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Do International Labor Standards Contribute to the Persistence of the Child Labor Problem?

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Author Info

  • Fabrizio Zilibotti

    (University of Zurich)

  • Matthias Doepke

    (Northwestern University)

Abstract

In recent years, a number of governments and consumer groups in rich countries have tried to discourage the use of child labor in poor countries through measures such as product boycotts and the imposition of international labor standards. The purported objective of such measures is to reduce the incidence of child labor in developing countries and thereby improve children's welfare. In this paper, we examine the effects of such policies from a political-economy perspective. We show that these types of international action on child labor tend to lower domestic political support within developing countries for banning child labor. Hence, international labor standards and product boycotts may delay the ultimate eradication of child labor.

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Bibliographic Info

Paper provided by Society for Economic Dynamics in its series 2009 Meeting Papers with number 157.

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Date of creation: 2009
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Handle: RePEc:red:sed009:157

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References

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  1. Matthias Doepke & Fabrizio Zilibotti, 2005. "The Macroeconomics of Child Labor Regulation," American Economic Review, American Economic Association, vol. 95(5), pages 1492-1524, December.
  2. Ronald B. Davies, 2000. "Abstinence from Child Labor and Profit Seeking," University of Oregon Economics Department Working Papers 2000-1, University of Oregon Economics Department, revised 01 Aug 2002.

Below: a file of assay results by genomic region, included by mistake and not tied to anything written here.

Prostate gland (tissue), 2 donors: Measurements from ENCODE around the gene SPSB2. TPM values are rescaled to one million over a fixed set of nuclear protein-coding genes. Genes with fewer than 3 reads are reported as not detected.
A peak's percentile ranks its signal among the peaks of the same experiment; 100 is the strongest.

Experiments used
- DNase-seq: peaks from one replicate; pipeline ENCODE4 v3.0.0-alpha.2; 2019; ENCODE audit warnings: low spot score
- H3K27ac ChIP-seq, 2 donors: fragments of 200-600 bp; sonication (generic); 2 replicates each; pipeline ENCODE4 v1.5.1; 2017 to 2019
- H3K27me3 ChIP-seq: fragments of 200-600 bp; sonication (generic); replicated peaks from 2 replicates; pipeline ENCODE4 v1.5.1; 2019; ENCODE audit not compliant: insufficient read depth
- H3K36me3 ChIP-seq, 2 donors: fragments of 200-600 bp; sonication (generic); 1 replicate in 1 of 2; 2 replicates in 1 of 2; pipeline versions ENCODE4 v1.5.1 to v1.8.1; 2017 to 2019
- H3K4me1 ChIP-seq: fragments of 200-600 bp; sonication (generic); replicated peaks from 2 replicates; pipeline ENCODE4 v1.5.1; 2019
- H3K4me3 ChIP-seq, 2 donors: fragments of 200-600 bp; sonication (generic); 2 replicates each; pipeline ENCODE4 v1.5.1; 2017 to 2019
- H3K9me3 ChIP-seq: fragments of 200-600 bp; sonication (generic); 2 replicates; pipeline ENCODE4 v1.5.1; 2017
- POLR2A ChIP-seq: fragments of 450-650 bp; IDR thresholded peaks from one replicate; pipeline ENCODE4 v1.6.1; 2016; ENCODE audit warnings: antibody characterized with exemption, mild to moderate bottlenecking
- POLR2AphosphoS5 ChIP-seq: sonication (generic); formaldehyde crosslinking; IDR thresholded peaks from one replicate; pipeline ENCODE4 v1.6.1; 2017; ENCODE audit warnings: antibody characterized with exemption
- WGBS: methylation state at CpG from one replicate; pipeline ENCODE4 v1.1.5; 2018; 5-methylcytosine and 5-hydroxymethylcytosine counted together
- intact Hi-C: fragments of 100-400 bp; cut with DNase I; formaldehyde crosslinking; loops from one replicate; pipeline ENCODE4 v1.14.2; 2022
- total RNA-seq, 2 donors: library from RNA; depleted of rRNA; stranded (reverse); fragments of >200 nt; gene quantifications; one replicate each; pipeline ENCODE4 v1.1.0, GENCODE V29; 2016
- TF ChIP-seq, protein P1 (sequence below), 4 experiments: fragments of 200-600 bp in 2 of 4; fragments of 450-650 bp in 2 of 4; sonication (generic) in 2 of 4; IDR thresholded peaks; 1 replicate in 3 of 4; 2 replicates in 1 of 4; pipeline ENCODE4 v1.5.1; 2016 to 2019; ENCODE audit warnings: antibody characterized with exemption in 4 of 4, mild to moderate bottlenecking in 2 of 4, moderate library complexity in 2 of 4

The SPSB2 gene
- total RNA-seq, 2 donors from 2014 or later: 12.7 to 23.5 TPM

3. Matthias Doepke & Dirk Krueger, 2006. "Origins and Consequences of Child Labor Restrictions: A Macroeconomic Perspective," NBER Working Papers 12665, National Bureau of Economic Research, Inc.
  4. Claudia Goldin & Kenneth L. Sokoloff, 1981. "Women, Children, and Industrialization in the Early Republic: Evidence from the Manufacturing Censuses," NBER Working Papers 0795, National Bureau of Economic Research, Inc.
  5. Michelle Rendall, 2010. "Brain versus Brawn: The Realization of Women's Comparative Advantage," 2010 Meeting Papers 926, Society for Economic Dynamics.
  6. Kaushik Basu, 2004. "Child labor and the Law: Notes on Possible Pathologies," Harvard Institute of Economic Research Working Papers 2052, Harvard - Institute of Economic Research.
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  8. Matthias Doepke & Michèle Tertilt, 2008. "Women's Liberation: What's in It for Men?," NBER Working Papers 13919, National Bureau of Economic Research, Inc.
  9. Claudia Goldin & Kenneth Sokoloff, 1981. "The Relative Productivity Hypothesis of Industrialization: The American Case, 1820 to 1850," UCLA Economics Working Papers 217, UCLA Department of Economics.
  10. Angrist, Joshua D & Krueger, Alan B, 1991. "Does Compulsory School Attendance Affect Schooling and Earnings?," The Quarterly Journal of Economics, MIT Press, vol. 106(4), pages 979-1014, November.